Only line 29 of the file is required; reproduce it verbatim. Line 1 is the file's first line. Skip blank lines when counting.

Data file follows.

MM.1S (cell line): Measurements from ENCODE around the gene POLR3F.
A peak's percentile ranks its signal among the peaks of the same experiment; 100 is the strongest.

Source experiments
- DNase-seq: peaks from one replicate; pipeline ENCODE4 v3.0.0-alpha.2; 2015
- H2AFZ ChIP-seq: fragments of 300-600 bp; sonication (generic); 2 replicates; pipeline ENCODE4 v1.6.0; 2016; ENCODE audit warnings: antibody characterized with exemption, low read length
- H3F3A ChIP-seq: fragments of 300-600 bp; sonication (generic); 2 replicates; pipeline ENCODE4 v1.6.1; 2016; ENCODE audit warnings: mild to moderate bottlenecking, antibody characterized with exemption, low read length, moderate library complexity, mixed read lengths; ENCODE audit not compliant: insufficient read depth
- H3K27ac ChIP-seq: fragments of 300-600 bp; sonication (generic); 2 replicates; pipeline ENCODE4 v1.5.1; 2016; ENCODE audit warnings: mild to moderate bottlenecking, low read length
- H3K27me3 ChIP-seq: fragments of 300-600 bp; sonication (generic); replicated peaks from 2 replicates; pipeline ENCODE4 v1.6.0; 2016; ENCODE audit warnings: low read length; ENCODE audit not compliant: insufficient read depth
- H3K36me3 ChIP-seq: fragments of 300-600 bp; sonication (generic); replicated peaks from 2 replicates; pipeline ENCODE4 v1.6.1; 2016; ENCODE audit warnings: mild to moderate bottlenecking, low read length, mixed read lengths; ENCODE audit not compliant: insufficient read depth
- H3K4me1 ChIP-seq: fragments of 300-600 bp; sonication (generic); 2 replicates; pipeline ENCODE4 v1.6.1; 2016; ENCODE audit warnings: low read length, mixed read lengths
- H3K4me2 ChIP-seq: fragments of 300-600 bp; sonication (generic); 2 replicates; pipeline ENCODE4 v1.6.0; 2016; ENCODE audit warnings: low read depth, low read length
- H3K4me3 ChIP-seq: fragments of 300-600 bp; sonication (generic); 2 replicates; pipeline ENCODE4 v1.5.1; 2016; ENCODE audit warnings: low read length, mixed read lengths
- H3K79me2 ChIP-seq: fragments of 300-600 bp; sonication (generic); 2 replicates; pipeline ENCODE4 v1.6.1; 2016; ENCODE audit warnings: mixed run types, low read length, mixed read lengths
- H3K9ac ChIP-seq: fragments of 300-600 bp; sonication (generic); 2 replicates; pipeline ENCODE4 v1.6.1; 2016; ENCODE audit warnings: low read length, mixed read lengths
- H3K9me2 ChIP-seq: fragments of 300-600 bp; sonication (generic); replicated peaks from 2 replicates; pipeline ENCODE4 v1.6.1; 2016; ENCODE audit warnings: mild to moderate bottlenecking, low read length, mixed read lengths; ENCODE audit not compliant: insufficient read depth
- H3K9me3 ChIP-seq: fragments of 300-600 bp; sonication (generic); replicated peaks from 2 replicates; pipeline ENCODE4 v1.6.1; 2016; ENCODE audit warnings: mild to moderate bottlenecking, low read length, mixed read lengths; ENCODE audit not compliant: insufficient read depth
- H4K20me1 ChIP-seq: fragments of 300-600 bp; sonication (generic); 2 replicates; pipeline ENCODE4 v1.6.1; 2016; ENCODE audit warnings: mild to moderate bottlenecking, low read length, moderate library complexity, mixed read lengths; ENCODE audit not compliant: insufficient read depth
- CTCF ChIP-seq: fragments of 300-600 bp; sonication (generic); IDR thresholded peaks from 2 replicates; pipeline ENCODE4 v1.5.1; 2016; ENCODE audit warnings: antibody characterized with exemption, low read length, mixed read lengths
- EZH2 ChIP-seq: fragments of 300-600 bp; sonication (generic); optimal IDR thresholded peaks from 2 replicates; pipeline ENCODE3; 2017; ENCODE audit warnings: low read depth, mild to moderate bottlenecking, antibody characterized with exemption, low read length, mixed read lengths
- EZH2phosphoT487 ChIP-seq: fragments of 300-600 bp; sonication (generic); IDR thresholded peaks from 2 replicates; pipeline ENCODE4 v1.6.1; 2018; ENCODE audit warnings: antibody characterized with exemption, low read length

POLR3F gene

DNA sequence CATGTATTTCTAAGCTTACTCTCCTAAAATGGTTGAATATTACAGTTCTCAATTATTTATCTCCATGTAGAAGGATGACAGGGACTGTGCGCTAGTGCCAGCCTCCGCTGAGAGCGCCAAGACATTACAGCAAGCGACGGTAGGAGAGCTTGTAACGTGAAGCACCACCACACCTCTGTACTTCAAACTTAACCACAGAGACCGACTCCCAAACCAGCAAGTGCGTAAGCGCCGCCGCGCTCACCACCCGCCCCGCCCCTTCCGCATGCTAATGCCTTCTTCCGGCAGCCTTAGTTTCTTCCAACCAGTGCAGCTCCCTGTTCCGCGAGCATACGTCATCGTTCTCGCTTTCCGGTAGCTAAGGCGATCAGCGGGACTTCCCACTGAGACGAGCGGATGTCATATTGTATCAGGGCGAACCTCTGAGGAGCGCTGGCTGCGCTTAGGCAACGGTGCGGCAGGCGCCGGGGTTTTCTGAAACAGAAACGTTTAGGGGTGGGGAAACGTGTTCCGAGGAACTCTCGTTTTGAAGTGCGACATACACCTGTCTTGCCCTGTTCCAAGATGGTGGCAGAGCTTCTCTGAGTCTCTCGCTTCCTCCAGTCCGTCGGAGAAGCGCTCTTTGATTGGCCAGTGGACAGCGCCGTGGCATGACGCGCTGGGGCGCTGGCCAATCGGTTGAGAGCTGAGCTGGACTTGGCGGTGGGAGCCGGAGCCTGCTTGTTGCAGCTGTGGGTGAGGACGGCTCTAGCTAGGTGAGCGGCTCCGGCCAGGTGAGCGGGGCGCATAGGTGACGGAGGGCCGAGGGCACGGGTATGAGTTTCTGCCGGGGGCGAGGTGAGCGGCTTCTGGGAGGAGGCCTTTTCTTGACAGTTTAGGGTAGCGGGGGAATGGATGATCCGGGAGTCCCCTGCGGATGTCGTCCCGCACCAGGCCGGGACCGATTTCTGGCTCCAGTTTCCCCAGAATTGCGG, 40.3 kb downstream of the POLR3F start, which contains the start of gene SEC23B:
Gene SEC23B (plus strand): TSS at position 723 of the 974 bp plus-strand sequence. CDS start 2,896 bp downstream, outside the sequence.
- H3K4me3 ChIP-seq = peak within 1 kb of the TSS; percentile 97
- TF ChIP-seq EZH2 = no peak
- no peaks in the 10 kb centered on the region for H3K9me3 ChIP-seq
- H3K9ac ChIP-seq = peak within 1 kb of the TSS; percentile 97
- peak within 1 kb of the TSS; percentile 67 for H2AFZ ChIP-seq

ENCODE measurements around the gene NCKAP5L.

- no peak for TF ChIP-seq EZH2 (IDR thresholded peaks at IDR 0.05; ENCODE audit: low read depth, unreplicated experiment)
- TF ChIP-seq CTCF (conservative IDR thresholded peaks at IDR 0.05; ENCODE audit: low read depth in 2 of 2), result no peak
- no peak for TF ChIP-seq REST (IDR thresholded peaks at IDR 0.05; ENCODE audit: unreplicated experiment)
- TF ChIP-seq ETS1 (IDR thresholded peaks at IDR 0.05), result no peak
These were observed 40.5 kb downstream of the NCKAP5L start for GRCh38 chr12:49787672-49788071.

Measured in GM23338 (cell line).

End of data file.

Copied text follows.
ENCODE measurements around the gene NCKAP5L.